European Manifesto for minority media
Thousands of media organisations for and by immigrants are active
in the European Union. However, their existence is frequently threatened.
This is why interest groups from fifteen member states initiated
the European Manifesto for minority media. These organisations have
joined forces in the network Online/More Colour in the Media. The
Manifesto will be presented on 29 April to European Parliament Chair
Pat Cox, along with signatures that were collected digitally.
The minority media offer information and amusement via radio, television,
press and internet, collectively reaching a potential audience of
millions of EU citizens that have immigrated from all over the world.
The lack of political recognition, financial means and access to
the traditional broadcasting channels for radio and television are
problems that immigrant media experience in most EU countries. Esther
Lubenau, coordinator of the European secretariat for Online/More
Colour in the Media, explains: 'The situation is growing worse in
most countries, including those countries that led the way in the
area of media diversity. Many public broadcasting companies have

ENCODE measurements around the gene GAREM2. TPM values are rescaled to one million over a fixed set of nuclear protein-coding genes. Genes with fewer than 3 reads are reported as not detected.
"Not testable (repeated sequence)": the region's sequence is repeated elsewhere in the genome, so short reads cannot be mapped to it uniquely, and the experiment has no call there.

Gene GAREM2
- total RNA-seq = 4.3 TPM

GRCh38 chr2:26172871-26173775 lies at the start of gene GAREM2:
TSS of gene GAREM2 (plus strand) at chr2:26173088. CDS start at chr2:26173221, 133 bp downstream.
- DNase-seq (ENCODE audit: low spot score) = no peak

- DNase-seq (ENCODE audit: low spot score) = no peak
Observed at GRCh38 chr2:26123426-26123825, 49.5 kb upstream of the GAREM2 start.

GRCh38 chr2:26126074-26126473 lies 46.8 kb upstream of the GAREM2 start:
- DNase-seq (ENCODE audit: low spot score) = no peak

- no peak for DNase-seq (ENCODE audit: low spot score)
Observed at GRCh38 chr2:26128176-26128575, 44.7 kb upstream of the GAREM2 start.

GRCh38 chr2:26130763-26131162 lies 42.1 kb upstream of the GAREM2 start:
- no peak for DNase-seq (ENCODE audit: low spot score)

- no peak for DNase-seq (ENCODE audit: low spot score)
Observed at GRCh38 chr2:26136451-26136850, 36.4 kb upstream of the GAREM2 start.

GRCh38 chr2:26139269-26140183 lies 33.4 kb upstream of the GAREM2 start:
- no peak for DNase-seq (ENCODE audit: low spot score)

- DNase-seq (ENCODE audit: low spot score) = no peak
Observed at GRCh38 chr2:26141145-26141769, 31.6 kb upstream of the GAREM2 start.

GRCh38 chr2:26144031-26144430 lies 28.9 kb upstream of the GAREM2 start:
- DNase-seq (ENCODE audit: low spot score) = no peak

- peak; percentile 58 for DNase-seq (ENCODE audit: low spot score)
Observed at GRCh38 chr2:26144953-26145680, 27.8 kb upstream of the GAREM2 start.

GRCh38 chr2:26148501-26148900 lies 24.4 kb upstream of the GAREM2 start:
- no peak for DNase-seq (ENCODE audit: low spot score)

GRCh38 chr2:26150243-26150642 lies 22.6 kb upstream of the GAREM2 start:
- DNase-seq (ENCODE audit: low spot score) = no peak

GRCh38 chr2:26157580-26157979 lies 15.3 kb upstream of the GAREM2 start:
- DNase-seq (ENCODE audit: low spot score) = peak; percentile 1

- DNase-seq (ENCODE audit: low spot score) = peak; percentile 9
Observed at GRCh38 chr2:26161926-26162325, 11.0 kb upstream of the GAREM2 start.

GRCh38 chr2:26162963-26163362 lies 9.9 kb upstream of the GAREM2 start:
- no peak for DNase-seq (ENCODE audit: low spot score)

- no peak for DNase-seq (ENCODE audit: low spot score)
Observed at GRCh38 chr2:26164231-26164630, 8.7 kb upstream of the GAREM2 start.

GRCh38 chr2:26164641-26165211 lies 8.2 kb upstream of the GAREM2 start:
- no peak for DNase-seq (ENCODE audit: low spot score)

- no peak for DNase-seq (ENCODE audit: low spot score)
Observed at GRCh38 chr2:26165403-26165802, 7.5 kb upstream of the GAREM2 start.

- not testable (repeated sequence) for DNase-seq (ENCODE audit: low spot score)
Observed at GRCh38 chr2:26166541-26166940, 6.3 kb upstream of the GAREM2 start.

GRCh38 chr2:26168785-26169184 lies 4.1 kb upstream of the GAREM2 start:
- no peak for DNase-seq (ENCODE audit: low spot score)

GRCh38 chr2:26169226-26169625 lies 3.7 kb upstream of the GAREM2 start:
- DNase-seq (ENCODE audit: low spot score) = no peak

lost their minority programming, and minority media are not receiving
anymore funding.' These organisations are often not qualified for
subsidies that mainstream media can use because they fail to satisfy
the 'mainstream' criteria. The Manifesto advocates making existing
funds better accessible for these organisations.
The authors of the Manifesto also urge EU policy makers to guarantee
freedom of speech and the right to communication and information
as basic rights for all, including the right of minorities to receive
media in their own language. Ethnic media can make an important
contribution to the emancipation of immigrants as European citizens,
as well as to knowledge and understanding between population groups,
according to the authors. Lubenau: 'Immigrant editorial staff often
have access to enormous alternative networks of spokespeople and
experts, and are on top of the news. Why aren't the traditional
media utilising this more? With the Manifesto we want to emphasise
the bridge function that minority media can fulfil. The reality
of today's society reflects a special need for this now.'
Those who are interested can declare their support for the European
Manifesto by surfing to www.multi cultural.net. Digital signatures
submitted prior to 15 April will be included in the presentation
of the Manifesto to Parliament chairperson Cox. Signatures are also
welcome after that date, until the conclusion of the European elections
Miramedia is the partner in the Netherlands for the Online/More
Colour in the Media network. Platform Allochtone Lokale Media (PALM)
is one of the co-authors of the European Manifesto.